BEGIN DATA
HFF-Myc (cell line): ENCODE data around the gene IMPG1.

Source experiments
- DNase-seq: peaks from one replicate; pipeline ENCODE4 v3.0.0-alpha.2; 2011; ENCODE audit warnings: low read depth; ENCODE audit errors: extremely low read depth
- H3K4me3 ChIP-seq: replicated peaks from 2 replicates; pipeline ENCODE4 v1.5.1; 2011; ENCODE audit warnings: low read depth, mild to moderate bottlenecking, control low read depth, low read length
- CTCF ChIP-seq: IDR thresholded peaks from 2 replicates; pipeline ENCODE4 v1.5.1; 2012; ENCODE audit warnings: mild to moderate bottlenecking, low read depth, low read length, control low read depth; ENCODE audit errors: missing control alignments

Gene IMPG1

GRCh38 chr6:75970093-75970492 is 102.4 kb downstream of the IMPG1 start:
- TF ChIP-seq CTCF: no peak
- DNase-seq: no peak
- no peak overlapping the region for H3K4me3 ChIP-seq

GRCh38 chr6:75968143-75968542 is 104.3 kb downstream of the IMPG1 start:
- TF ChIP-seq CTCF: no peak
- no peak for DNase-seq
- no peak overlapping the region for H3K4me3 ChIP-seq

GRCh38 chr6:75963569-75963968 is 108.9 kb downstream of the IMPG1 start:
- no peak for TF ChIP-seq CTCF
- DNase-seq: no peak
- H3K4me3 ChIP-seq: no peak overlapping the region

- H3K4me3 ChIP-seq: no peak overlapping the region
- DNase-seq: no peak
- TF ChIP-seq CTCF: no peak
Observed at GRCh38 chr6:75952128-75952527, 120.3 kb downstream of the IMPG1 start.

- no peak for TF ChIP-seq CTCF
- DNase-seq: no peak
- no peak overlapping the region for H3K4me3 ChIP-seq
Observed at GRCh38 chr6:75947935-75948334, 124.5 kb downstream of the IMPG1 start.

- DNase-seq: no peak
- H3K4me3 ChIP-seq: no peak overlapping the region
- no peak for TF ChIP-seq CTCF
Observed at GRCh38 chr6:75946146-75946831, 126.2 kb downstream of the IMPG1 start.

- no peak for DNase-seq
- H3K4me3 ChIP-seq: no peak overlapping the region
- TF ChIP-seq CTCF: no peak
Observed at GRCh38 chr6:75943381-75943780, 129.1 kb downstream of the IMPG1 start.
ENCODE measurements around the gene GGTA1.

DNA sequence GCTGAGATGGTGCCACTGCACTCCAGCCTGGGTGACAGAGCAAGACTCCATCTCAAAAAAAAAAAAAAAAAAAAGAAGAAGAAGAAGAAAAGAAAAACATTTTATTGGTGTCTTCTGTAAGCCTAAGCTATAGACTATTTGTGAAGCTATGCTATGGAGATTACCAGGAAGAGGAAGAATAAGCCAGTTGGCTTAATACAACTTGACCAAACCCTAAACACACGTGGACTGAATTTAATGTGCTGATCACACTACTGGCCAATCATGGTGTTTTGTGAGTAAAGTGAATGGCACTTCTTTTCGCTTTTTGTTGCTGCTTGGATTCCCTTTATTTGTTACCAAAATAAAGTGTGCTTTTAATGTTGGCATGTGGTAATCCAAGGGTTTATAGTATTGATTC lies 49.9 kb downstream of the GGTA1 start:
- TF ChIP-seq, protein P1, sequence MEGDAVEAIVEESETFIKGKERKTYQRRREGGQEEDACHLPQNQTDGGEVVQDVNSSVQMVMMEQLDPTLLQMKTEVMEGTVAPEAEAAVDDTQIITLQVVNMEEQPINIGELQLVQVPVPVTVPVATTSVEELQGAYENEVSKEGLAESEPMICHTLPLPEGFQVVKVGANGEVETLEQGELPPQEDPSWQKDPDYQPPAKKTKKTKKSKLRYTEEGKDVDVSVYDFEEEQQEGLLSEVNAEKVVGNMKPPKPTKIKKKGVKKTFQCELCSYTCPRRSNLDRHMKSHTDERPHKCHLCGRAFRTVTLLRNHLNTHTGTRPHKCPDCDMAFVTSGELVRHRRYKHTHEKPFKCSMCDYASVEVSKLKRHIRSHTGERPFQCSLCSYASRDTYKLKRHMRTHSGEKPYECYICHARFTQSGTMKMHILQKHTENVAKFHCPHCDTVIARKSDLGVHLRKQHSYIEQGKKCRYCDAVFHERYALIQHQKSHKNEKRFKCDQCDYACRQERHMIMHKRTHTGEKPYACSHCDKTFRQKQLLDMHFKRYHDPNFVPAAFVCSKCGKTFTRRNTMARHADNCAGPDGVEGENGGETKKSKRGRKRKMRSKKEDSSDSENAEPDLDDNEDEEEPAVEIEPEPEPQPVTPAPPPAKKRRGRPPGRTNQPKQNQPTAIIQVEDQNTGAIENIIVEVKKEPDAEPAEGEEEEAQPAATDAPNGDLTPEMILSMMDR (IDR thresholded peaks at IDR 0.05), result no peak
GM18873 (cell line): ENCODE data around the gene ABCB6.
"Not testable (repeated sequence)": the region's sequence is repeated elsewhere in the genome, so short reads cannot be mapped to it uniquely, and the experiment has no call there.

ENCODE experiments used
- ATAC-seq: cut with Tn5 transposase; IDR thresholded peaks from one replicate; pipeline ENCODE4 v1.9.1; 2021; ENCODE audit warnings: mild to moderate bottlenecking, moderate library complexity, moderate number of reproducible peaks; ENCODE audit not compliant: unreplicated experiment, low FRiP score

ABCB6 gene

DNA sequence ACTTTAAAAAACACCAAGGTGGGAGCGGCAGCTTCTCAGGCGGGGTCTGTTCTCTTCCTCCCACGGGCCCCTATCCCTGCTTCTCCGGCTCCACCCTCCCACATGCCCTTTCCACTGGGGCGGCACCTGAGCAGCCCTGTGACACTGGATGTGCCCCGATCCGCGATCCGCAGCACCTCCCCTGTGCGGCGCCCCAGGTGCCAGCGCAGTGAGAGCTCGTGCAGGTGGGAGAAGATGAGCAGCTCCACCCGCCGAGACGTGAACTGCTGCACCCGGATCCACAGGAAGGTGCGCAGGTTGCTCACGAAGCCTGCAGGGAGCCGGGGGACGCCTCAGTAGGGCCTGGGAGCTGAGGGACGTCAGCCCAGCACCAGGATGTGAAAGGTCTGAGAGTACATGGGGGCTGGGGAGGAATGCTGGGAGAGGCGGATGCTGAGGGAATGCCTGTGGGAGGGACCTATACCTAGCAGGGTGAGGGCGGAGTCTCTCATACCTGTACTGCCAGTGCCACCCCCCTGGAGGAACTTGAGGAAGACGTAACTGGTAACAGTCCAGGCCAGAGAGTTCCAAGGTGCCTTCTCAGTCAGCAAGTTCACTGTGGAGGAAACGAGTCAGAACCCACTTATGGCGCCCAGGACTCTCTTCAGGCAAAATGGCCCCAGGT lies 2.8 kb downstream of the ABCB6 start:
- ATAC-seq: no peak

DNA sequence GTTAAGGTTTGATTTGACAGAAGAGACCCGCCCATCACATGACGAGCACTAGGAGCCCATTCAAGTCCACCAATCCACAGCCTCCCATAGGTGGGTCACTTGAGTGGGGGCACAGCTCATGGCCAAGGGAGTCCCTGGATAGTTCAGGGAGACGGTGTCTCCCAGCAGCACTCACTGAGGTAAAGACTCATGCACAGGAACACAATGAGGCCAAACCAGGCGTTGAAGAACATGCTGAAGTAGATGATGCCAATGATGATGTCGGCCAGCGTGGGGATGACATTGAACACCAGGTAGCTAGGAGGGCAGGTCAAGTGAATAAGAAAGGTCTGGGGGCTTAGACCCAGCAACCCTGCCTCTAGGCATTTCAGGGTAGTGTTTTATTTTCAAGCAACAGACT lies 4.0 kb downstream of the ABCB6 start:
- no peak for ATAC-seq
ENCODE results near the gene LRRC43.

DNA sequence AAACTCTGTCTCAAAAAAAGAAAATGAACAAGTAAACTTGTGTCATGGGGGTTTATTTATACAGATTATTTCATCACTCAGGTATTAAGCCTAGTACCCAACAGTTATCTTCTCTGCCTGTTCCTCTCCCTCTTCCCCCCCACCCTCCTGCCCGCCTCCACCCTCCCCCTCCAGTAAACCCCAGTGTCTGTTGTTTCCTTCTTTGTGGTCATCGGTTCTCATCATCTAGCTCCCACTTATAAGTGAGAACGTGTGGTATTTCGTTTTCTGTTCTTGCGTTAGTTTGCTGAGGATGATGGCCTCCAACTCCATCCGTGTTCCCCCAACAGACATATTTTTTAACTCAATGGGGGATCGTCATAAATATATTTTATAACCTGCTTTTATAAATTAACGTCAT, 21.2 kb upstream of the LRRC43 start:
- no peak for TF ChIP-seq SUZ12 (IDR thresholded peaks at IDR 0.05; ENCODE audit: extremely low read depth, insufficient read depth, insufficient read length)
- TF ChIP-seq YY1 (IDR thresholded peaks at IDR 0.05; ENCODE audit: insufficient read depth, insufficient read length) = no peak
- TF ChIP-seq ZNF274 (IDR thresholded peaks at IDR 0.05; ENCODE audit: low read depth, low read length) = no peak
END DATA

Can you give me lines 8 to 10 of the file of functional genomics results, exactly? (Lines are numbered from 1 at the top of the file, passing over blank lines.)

- TF ChIP-seq CTCF: no peak
- DNase-seq: no peak
- no peak overlapping the region for H3K4me3 ChIP-seq